There used to be an engineer who kept a Polaroid suspended above his mixer. If you aren't old enough to remember, a Polaroid was the world's only instant camera. Forget all those factory supplied blank control sheets and putting notes in Nuendo's mixer. A cheap digital camera with USB is the easiest and fastest way to record front end analog control settings.
The H8000 has scads of compressors, but I still like to compress a bit before the A/D converters where going over 0 dB can make things really ugly.
Also a tube pre to warm things up doesn't hurt if not used on every track. Be careful though. There is a whole lot of snake oil in this area. For example, since its inception way back when, the LA 610 pre has suffered from a lack of headroom. But now that is considered to be a "classic" tube sound.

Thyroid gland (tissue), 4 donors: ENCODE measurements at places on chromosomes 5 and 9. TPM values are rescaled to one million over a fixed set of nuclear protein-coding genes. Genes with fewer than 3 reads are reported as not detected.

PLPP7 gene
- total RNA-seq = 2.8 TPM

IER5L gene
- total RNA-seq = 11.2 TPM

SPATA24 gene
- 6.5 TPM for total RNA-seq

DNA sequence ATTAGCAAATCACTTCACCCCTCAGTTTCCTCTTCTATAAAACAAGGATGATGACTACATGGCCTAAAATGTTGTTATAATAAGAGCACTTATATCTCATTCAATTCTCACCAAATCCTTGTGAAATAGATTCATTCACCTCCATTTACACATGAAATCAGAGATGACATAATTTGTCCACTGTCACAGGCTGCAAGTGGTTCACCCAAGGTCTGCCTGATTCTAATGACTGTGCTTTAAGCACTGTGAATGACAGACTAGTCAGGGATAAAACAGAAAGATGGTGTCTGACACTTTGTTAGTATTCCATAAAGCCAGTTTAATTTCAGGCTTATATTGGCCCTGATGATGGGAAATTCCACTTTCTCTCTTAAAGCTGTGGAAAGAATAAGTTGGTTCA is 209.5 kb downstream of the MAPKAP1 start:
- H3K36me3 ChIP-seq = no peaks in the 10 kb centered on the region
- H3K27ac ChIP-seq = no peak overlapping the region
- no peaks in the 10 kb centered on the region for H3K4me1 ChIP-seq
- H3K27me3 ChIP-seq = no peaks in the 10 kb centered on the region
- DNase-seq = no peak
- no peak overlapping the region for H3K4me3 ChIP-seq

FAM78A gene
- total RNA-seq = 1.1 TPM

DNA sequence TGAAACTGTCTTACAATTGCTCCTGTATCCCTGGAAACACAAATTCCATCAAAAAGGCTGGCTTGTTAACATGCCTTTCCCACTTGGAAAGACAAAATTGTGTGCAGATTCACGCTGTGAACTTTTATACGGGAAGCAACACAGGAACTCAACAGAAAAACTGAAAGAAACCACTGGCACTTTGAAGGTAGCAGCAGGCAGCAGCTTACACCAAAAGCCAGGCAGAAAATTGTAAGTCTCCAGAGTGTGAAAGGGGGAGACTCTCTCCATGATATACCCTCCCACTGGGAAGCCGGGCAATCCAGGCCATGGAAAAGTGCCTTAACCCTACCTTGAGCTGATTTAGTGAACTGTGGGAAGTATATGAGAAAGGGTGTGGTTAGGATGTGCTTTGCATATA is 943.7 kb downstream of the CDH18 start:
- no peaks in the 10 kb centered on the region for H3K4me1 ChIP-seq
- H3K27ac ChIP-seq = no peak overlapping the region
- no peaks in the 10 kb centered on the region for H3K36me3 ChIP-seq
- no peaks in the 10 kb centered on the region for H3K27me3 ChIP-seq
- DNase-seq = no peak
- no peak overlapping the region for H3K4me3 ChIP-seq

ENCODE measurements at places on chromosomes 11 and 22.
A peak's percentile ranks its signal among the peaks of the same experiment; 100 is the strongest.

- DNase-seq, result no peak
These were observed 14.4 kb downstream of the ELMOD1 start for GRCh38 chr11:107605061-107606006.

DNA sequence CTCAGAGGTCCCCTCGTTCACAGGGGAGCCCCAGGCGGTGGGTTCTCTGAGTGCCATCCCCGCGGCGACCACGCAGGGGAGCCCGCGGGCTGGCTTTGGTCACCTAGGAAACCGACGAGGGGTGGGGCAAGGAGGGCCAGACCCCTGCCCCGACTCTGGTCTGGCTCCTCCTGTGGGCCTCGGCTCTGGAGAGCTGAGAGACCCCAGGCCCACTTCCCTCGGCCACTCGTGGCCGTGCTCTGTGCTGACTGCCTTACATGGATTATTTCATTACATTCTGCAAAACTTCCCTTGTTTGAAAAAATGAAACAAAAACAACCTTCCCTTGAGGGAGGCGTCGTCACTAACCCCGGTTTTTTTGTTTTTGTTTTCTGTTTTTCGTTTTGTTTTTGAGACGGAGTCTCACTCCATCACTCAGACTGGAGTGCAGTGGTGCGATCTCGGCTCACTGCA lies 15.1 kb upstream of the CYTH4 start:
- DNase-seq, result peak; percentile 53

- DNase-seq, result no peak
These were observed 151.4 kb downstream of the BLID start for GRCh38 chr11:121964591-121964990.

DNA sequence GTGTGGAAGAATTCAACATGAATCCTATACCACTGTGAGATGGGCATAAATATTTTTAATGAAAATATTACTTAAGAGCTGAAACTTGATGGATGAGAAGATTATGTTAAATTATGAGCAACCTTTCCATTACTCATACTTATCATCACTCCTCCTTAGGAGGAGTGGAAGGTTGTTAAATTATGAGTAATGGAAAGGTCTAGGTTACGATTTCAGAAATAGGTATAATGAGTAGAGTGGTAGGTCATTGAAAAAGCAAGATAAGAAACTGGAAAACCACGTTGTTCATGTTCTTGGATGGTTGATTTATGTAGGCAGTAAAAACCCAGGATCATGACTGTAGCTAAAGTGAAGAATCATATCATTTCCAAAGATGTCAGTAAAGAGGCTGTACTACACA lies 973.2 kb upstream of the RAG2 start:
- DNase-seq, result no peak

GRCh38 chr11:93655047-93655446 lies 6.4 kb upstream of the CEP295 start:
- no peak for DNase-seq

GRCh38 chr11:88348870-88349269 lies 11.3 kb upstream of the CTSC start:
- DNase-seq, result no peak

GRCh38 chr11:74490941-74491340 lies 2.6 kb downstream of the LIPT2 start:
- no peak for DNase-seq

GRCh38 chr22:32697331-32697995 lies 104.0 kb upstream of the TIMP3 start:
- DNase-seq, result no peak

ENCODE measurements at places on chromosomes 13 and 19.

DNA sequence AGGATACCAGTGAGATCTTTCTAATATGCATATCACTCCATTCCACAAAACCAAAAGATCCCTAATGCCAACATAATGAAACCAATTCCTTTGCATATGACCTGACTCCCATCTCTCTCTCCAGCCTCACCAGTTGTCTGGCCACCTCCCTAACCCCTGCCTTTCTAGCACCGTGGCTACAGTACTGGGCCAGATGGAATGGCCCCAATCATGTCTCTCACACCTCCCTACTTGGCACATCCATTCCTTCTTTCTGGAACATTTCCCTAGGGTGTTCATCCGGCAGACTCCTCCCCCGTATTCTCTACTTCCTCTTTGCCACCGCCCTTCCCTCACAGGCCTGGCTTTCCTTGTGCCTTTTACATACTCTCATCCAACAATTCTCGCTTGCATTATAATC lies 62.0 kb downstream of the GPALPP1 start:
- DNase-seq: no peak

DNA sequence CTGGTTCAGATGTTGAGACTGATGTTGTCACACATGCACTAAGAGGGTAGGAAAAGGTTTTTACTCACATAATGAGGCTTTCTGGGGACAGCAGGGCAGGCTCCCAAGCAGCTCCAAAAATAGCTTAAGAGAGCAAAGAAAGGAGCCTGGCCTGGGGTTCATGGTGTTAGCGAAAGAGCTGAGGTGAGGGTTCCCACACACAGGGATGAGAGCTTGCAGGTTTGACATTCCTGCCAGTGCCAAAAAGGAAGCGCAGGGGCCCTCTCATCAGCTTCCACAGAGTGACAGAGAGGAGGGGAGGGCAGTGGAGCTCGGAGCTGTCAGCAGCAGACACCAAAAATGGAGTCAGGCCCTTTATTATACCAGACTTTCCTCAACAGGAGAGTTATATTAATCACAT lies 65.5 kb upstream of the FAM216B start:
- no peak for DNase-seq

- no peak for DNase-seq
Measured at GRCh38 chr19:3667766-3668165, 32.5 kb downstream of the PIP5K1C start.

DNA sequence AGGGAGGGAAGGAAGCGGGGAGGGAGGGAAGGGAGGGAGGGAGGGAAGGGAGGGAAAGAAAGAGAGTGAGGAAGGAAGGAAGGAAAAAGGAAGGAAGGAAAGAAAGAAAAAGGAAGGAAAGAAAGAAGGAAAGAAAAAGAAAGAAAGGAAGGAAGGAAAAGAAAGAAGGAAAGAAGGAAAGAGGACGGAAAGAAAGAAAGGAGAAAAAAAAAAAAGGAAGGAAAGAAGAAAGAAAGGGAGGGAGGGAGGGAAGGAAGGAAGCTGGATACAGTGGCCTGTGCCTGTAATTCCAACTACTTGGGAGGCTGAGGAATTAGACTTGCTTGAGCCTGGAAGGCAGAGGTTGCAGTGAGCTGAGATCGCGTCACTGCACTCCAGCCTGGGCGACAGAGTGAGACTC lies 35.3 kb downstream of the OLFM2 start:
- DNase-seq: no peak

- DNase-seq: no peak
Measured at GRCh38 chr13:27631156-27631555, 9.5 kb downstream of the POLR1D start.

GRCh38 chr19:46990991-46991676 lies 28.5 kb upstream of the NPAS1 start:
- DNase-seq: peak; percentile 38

If each H8000 patch was considered to be a plug in valued at $25 with quite a few worth over a $100, then we've really got a bargain. Especially when one considers that even after 30 years general purpose computers still are risky on stage and often tend to improvise in unforeseen ways. Windows machines seem to be the most creative at this.
My suggestion years ago to a couple CEO's for a Linux based OS for computer music to eliminate these problems went nowhere. Apparently there is no advantage in timing and quite a few in marketing.